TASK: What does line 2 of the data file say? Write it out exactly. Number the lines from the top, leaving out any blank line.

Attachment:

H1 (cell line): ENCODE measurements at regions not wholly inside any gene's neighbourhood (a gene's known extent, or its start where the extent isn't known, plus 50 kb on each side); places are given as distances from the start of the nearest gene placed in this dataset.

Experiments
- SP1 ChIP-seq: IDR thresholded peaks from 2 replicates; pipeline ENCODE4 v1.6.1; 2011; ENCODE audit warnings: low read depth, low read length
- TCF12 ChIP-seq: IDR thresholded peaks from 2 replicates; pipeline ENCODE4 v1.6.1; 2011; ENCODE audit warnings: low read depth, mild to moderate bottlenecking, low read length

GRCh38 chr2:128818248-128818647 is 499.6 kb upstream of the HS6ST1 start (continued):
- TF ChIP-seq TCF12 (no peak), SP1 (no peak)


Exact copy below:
Experiments